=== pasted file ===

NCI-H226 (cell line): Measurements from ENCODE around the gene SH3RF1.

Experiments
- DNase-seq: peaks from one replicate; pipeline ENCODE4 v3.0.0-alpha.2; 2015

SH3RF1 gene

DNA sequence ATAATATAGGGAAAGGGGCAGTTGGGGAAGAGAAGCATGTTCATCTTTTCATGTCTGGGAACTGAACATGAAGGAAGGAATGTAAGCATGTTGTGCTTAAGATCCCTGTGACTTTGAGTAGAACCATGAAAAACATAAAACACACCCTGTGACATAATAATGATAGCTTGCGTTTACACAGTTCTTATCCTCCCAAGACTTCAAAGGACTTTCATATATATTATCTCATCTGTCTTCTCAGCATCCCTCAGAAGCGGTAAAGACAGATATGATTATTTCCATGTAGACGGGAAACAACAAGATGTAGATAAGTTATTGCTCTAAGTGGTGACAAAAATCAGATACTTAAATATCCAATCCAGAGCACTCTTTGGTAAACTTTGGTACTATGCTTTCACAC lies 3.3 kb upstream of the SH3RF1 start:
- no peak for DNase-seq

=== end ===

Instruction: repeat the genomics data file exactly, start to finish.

NCI-H226 (cell line): Measurements from ENCODE around the gene SH3RF1.

Experiments
- DNase-seq: peaks from one replicate; pipeline ENCODE4 v3.0.0-alpha.2; 2015

SH3RF1 gene

DNA sequence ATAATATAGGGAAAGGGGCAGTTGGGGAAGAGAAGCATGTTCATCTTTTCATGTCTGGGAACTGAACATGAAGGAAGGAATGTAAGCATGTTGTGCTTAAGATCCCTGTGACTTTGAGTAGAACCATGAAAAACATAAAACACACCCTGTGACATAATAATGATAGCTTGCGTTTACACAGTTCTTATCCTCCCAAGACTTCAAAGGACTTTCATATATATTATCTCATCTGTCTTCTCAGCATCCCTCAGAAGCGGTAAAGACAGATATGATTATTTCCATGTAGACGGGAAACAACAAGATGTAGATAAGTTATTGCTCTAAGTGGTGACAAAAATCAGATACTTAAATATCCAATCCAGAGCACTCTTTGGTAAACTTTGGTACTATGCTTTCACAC lies 3.3 kb upstream of the SH3RF1 start:
- no peak for DNase-seq